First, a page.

WINNER AND STILL CHAMPION: BOOKER T
Both wrestlers worked hard here and it was a good match, although I felt it was a bit disjointed at points, possibly because they really did need to call it on the fly. If that was the case then I think they did a good job of flying by the seat of their pants, especially as Booker had already put some time in against Martel
At the internet booth, Chris Jericho is being interviewed by Mark Madden and Lee Marshall.
The Disco Inferno Vs La Parka
I’m not really sure on the backstory here but Parka was getting over as a result of hitting people with chairs and doing a wacky dance. Yup, that’ll do it. For some reason La Parka doesn’t have his usual entrance music here, either because they just gave him something else or they decided to dub it out on WWE Network/Peacock. Surely they can use his normal theme? It’s just generic production music that Sabu even used to have at one stage during his WCW stint.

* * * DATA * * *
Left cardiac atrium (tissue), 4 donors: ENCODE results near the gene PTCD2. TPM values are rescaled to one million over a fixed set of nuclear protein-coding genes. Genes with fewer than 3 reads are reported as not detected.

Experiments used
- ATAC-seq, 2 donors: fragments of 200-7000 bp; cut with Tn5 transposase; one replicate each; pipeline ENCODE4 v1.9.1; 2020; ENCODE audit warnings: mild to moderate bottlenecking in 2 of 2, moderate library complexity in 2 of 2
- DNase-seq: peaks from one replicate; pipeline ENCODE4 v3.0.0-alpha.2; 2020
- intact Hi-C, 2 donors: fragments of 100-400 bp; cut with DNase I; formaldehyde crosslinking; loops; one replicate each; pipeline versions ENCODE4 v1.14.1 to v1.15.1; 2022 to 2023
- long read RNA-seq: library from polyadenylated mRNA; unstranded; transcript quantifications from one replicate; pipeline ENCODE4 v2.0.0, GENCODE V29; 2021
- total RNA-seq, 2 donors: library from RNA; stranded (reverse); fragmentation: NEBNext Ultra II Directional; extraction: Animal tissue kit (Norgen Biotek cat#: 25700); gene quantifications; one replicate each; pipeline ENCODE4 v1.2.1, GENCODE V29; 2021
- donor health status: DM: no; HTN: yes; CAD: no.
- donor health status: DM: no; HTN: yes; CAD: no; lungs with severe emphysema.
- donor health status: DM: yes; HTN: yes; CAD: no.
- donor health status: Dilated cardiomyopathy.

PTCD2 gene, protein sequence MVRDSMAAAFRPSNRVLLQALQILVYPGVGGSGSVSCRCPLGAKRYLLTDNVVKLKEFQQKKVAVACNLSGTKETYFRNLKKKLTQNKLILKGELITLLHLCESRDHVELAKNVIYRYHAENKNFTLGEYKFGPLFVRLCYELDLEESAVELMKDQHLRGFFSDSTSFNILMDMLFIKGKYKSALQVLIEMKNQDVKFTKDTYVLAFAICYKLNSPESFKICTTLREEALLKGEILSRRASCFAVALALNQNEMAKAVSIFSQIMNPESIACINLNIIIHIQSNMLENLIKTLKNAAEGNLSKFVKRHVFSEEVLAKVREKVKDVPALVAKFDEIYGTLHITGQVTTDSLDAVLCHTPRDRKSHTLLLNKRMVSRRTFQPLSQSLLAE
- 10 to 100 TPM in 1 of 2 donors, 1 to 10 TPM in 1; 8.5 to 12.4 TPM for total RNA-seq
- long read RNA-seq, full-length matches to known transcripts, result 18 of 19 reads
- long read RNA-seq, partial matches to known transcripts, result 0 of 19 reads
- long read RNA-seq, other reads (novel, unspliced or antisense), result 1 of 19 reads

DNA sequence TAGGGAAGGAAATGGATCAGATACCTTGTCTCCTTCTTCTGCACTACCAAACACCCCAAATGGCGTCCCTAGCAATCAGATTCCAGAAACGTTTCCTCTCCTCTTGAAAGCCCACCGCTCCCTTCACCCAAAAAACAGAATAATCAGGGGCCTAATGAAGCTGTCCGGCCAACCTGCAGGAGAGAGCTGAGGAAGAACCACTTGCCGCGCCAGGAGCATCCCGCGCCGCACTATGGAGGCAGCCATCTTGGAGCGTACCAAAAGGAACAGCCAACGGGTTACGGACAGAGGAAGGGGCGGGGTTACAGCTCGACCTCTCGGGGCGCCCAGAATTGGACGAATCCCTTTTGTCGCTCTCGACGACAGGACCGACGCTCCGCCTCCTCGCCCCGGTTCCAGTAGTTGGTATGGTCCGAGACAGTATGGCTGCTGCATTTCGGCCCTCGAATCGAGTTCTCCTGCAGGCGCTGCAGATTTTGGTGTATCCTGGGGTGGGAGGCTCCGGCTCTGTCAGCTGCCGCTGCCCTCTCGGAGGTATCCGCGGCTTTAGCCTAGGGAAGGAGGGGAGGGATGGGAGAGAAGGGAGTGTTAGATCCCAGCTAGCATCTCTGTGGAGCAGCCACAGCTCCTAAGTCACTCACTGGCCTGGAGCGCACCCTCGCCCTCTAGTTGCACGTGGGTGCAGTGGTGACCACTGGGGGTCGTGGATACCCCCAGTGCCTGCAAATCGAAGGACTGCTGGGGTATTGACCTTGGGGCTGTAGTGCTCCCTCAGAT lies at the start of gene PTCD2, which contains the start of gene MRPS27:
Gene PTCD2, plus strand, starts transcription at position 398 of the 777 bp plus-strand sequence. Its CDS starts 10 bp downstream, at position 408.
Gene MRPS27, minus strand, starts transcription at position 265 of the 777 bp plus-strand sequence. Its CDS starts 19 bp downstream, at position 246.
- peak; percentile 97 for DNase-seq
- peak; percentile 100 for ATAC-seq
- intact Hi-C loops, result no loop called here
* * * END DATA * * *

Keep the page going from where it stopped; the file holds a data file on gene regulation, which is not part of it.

The commentary seems to suggest that both men were getting involved in each other’s matches with Yuji Nagata and that led to the feud heating up. Parka jump starts things, leading to both men trading power slams. The match in general is quite back and forth, with both wrestlers trading the momentum and the wrestling itself being a tad messy but generally quite fun. Parka even busts out a crazy spinning tope at one stage that really looks great.